I've used it safely on leather boots and bags, but obviously be careful and do a test patch first. (My parents lived in Darwin for four years, and clove oil is commonly used up there to combat mould from the killer humidity.)

A little clove oil goes a long way so don't be put off by the price. Bonus: your house will smell like apple pie for a few hours.

This sounds familiar, I had just forgotten all about it! Will get some clove oil, it will be a big help for the furniture. I threw out three pairs of leather boots a few months ago as I was sick of cleaning them all the time... I think I'll just have to have an annual spring clean of fabric shoes/bags/clothing. I guess if I'm not wearing something regularly enough I should get rid anyway. Realised yesterday I have 9 pairs of jeans (I do wear them for work though!) My wedding and funeral gear is in space/ vacuum bags which does the trick. Do you ever use clove oil on fabric-y luggage, ski boot bags, that sort of thing? How about windows and venetian blinds??!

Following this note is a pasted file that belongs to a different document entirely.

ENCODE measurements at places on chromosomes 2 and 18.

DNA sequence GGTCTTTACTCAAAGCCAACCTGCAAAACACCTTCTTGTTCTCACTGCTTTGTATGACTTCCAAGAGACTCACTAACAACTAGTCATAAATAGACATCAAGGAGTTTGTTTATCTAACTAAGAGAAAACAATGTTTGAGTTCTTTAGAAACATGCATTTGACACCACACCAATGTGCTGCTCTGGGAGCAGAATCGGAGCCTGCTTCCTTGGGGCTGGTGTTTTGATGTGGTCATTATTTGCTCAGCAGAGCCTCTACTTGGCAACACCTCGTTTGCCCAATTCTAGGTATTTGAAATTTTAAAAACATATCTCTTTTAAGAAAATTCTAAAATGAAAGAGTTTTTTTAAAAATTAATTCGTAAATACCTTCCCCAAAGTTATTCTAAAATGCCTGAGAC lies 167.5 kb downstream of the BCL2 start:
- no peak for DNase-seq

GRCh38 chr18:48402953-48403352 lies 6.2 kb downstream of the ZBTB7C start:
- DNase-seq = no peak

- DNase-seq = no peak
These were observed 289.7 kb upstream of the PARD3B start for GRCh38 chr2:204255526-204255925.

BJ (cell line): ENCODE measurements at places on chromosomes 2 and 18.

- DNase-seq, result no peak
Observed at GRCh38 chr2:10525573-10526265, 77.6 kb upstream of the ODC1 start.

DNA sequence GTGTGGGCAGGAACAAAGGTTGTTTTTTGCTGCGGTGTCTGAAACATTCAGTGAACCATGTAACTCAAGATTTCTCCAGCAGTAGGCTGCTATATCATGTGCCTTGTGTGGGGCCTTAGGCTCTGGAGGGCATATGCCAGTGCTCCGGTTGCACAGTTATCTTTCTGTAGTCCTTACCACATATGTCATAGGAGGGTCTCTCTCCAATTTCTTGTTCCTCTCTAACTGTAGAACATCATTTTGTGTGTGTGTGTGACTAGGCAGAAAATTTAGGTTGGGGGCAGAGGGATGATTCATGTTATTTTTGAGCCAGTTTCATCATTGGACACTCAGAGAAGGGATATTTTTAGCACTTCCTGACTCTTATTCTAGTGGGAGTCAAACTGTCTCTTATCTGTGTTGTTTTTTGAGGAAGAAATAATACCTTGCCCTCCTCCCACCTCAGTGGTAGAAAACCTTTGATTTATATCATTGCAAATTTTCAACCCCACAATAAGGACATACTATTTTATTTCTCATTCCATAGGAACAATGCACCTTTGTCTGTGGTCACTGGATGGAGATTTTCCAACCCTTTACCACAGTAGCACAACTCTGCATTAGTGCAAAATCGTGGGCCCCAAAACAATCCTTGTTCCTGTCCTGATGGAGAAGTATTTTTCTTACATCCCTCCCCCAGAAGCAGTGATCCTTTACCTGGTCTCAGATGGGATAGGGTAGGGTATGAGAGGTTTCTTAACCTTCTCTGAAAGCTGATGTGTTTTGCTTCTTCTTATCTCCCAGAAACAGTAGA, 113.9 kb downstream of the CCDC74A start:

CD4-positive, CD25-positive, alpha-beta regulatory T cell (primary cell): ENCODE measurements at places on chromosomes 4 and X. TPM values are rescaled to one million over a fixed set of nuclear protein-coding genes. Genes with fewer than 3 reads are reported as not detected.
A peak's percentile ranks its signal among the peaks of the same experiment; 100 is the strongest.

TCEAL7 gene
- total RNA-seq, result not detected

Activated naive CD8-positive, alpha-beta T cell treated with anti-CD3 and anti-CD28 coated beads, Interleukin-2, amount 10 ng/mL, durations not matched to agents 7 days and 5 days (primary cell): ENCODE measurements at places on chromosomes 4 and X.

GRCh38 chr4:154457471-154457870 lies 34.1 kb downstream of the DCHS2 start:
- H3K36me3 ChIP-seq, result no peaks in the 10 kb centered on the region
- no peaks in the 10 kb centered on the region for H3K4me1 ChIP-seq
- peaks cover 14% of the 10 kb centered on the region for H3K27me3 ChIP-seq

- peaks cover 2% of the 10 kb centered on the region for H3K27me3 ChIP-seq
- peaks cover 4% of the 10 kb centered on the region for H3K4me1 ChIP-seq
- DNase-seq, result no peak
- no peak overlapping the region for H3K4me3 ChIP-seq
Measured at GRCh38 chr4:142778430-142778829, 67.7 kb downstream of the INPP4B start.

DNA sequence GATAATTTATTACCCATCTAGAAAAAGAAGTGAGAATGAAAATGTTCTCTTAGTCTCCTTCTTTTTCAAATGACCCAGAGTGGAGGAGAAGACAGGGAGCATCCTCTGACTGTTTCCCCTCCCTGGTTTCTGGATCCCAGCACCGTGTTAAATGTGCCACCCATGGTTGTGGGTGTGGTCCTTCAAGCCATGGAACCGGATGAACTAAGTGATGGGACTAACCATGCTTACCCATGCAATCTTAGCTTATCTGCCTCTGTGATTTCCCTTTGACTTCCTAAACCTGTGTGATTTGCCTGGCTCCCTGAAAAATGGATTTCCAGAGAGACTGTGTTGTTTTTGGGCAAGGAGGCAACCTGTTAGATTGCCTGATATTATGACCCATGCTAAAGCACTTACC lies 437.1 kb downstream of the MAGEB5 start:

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Re: Cheaper and greener ways to stop mildew in wardrobes?
« Reply #15 on: December 30, 2016, 03:52:49 AM »
There are 3 things you must do:
1) ventilation 2) ventilation 3) ventilation
Mildew is caused by condensation, the best thing against that is airflow of dry air.

- All your closets need a small opening top and bottom.
- All the shelves in those closets need to be modified to allow convection at the back (I'll post a drawing later).
- you need airflow in each room where there is an issue, it's a small job (silent low CFM air extractor and air vent) made complicated because in Oz you need a trained professional to change a light bulb.

In the short term, open the windows and door in each room a least 15min a day.

Fresh Bread

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Re: Cheaper and greener ways to stop mildew in wardrobes?